Rethinking Memory Systems for Statistical Learning

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Turk-Browne, Nicholas
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Dogma states that memory can be divided into distinct types, based on whether conscious or not, one-shot or incremental, autobiographical or factual, sensory or motor, etc. These distinctions have been supported by dissociations in brain localization, task performance, developmental trajectories, and pharmacological interventions, among other techniques. A natural consequence is the assumption of a one-to-one mapping between brain systems and memory behaviors. Aside from theoretical concerns and dissociation logic, there have also now been several empirical demonstrations of where these boundaries break down, from contributions of the hippocampus to reward learning and motor behavior to rapid episodic-like learning in frontal cortex. These considerations suggest that behavior is overdetermined by multiple brain systems and that the dependence on any particular brain system reflects the specific computations required for that behavior. As a case study, I will describe a series of neuroimaging, neuropsychological, and computational studies implicating the hippocampal system in statistical learning, a function more traditionally ascribed to cortical systems. I will end by considering some open questions that arise from this perspective, including about how memory systems support predictive coding and change over development.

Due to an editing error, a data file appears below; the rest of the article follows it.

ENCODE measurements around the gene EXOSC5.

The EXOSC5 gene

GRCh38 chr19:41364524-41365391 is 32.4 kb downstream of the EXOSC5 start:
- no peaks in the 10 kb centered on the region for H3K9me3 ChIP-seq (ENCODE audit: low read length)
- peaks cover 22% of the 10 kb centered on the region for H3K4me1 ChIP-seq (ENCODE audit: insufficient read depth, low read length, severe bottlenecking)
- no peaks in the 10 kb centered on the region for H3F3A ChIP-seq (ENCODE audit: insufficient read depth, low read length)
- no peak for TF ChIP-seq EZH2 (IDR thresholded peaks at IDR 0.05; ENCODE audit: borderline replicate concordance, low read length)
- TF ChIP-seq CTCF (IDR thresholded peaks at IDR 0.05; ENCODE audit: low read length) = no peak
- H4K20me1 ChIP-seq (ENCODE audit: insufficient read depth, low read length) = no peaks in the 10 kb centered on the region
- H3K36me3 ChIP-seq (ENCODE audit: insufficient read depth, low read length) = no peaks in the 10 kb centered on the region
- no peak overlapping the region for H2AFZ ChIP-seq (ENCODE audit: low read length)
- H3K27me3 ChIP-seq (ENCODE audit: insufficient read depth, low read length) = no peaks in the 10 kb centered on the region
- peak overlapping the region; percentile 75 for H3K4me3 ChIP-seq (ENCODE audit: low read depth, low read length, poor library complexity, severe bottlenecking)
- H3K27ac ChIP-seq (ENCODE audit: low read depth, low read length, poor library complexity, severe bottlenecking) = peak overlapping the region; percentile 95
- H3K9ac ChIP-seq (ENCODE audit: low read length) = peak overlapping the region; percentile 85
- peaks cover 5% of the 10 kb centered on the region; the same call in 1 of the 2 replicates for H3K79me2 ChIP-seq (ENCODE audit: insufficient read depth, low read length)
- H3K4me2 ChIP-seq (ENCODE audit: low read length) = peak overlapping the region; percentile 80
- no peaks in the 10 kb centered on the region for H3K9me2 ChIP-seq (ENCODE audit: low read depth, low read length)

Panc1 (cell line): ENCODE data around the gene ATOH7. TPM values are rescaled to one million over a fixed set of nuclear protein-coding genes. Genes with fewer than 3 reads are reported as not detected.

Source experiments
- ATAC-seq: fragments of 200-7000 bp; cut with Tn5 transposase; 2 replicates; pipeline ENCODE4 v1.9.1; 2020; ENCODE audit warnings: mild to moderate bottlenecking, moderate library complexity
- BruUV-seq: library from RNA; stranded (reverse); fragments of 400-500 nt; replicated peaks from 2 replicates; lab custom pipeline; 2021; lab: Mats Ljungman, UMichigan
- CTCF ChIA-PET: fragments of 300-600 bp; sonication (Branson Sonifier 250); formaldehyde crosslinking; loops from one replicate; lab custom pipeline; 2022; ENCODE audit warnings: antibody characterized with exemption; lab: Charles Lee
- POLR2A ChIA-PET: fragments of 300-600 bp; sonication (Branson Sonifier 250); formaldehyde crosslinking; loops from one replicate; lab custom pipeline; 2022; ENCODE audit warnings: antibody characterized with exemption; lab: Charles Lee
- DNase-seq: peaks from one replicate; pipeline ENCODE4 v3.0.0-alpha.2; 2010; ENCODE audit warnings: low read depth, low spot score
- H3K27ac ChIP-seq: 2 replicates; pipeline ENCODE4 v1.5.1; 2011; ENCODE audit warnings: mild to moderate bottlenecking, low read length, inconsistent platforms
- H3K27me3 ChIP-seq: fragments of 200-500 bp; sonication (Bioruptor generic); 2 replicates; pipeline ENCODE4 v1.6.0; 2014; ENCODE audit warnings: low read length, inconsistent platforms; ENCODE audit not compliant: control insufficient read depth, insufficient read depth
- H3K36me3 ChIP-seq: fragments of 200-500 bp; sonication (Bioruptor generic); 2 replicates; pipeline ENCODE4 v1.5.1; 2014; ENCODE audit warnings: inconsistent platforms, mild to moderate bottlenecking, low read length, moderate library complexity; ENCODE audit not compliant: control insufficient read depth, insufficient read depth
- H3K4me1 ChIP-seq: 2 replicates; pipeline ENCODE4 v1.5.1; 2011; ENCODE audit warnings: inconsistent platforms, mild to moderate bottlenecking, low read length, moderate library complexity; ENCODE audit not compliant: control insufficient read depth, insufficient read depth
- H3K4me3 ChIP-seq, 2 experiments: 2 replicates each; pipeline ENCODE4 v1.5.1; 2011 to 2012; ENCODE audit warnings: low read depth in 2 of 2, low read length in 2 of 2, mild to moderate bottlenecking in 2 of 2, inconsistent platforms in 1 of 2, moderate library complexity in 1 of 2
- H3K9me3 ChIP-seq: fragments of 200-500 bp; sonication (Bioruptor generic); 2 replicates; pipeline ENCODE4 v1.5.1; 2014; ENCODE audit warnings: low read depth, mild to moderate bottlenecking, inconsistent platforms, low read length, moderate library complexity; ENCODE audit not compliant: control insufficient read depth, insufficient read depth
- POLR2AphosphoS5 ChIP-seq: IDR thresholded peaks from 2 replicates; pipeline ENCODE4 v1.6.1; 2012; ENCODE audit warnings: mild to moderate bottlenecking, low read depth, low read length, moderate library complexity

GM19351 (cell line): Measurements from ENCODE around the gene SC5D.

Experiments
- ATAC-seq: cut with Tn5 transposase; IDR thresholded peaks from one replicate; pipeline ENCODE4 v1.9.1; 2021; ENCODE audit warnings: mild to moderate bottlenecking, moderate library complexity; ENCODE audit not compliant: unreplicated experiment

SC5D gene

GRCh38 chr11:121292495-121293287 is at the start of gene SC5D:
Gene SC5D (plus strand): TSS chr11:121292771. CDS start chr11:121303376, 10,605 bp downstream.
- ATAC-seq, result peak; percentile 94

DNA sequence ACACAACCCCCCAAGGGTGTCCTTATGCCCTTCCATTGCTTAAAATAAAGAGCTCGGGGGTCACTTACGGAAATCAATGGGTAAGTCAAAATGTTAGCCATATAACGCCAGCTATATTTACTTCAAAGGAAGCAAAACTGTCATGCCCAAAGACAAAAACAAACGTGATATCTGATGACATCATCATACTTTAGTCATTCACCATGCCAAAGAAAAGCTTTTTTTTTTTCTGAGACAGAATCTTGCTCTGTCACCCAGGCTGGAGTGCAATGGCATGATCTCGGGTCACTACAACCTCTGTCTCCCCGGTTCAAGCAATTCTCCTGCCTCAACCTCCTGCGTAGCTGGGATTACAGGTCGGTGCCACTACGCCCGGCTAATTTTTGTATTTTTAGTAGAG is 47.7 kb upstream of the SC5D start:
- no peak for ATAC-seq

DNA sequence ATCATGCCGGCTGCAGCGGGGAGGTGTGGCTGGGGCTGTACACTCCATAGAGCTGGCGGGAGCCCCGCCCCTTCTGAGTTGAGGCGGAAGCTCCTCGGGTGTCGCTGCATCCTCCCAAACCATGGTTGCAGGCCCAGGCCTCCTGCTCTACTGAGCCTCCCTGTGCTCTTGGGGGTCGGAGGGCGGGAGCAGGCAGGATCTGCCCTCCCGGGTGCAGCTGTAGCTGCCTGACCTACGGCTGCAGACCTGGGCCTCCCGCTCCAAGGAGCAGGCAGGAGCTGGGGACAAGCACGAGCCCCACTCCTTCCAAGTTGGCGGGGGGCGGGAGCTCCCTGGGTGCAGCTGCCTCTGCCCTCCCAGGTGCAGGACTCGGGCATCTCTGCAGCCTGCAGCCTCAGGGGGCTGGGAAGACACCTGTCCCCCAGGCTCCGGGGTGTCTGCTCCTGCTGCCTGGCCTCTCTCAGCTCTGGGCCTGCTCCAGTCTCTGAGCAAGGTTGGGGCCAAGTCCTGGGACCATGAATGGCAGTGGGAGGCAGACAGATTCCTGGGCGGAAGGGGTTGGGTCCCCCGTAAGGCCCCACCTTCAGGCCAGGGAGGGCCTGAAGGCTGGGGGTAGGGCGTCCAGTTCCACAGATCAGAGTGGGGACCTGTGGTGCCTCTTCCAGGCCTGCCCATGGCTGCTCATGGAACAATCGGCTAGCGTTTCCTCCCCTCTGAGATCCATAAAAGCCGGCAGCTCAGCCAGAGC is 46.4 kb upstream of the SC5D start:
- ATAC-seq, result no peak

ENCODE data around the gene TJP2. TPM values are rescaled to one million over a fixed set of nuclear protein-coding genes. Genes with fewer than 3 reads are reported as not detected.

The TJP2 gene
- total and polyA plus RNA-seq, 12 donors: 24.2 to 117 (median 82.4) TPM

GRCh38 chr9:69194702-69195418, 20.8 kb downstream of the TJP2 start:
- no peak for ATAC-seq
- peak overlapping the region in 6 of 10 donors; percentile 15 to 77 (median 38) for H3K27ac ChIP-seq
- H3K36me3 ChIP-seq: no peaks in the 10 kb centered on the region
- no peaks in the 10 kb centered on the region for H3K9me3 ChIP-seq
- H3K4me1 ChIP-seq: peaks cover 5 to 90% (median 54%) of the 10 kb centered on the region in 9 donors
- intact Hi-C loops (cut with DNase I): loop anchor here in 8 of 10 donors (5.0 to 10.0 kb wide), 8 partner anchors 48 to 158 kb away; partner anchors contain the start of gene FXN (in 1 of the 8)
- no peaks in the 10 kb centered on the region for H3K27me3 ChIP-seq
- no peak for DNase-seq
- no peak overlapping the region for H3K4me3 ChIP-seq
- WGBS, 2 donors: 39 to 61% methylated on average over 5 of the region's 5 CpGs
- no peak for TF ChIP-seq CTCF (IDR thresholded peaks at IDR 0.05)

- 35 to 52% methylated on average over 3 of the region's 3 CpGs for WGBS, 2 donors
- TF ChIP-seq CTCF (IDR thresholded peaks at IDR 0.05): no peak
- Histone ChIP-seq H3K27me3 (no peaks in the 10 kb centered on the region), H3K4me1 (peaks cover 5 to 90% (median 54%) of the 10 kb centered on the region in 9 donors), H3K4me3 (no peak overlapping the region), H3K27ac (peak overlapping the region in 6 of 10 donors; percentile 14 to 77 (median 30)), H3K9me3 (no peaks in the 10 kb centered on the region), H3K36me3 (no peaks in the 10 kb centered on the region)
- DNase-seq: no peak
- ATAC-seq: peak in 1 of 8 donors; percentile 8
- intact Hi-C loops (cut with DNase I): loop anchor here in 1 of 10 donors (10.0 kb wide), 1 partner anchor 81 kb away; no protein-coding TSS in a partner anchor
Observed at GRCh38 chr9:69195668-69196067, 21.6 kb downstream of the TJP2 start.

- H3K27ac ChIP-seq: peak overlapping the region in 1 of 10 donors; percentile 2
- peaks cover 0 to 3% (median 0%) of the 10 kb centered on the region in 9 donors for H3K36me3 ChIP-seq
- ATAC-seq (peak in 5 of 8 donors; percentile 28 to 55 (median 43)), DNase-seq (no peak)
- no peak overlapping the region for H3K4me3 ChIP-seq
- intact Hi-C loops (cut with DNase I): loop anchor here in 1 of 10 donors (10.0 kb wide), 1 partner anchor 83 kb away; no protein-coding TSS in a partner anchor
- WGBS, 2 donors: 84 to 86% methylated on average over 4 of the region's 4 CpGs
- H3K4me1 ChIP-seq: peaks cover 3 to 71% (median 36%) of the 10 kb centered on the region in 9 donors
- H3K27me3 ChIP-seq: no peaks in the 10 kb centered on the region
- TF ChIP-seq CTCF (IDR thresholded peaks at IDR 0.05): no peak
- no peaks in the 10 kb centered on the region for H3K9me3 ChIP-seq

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73:03 minutes
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